The surge in fertiliser prices is having an impact on the ability of sheep farmers to secure winter grazing this year.
Where farmers have lost out on winter grazing, the main reason has been landowners wanting to build grass covers over the next few months and reduce their reliance on chemical nitrogen next spring.
Others have secured access to traditional runs, but are being told that they will have to get off the land earlier than in previous years. Instead of the usual 31 January end date, the sheep will have to be removed by 31 December.
In areas where the availability of winter grazing is limited, there is robust competition for grass.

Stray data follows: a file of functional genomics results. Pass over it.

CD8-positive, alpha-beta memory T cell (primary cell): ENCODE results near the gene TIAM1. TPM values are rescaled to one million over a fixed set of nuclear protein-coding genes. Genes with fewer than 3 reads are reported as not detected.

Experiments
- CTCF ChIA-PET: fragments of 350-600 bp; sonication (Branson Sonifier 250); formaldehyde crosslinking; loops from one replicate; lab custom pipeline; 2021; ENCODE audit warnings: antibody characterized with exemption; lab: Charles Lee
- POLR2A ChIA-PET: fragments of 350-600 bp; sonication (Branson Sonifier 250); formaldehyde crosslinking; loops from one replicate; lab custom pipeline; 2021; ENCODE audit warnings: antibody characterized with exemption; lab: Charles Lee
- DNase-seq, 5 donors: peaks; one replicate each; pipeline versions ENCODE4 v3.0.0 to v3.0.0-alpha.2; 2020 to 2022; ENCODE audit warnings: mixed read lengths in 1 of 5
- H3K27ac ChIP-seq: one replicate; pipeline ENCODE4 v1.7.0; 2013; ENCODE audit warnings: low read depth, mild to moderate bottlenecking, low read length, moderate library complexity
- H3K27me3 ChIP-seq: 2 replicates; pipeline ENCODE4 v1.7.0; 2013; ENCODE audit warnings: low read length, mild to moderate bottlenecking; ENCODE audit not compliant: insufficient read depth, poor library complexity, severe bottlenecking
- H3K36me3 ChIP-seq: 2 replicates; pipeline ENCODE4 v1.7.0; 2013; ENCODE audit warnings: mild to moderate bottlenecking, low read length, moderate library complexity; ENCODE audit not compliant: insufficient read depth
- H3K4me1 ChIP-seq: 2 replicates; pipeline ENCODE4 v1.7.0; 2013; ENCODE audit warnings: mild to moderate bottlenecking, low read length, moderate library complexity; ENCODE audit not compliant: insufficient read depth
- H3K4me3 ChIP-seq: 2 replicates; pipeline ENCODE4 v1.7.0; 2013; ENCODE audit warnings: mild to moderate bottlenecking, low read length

At the top end of the market, there are reports of £1.20 to £1.30 per ewe per week being paid although the main run is more typically 80p to £1 per head per week.
There is a tipping point when winter grazing becomes too expensive.
For example, on farms with plentiful silage reserves, using this fodder to buffer-feed ewes in ring feeders may be more cost-effective than winter grazing.
Assuming silage is worth £20/t and mature ewes consume 5kg/day on a fresh weight basis, feed costs come to 70p/ewe on a weekly basis.
Increasing silage value to £25 will raise weekly feeding costs to 88p/ewe on a weekly basis.